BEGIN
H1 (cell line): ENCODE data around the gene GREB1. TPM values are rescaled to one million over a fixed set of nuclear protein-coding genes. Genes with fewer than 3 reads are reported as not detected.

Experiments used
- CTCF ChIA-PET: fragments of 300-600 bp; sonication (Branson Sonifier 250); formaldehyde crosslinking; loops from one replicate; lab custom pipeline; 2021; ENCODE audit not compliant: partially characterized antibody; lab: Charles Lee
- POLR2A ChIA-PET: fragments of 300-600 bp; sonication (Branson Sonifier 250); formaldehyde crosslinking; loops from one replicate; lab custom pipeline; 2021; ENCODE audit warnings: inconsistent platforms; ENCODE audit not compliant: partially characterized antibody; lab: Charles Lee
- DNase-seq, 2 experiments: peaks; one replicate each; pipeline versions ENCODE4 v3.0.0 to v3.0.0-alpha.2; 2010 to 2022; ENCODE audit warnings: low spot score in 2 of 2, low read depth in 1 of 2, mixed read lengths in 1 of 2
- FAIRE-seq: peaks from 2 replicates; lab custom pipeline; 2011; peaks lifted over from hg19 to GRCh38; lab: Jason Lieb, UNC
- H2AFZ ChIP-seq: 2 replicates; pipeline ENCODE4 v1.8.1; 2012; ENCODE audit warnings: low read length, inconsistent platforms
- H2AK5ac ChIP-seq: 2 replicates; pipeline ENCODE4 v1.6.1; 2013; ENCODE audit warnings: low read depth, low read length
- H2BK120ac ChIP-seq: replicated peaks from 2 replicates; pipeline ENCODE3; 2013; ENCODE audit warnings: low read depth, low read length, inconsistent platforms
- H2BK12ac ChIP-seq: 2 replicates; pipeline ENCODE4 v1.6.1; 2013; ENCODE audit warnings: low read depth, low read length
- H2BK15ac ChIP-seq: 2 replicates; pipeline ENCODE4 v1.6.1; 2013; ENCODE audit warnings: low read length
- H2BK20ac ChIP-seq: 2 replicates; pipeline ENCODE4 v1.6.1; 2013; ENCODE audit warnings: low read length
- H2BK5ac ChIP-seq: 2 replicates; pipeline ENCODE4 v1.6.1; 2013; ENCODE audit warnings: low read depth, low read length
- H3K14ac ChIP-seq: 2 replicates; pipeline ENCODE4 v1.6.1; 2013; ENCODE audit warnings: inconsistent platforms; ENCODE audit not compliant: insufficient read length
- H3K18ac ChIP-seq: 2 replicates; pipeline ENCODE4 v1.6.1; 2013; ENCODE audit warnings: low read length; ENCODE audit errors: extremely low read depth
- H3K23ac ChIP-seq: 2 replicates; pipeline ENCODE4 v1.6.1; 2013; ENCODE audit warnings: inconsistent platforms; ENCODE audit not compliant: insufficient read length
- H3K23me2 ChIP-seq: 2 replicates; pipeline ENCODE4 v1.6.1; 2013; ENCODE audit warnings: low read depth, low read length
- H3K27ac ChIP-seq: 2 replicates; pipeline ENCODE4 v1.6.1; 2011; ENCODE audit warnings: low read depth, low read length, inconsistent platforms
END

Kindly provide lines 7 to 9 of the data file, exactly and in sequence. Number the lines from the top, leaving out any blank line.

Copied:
- H2AFZ ChIP-seq: 2 replicates; pipeline ENCODE4 v1.8.1; 2012; ENCODE audit warnings: low read length, inconsistent platforms
- H2AK5ac ChIP-seq: 2 replicates; pipeline ENCODE4 v1.6.1; 2013; ENCODE audit warnings: low read depth, low read length
- H2BK120ac ChIP-seq: replicated peaks from 2 replicates; pipeline ENCODE3; 2013; ENCODE audit warnings: low read depth, low read length, inconsistent platforms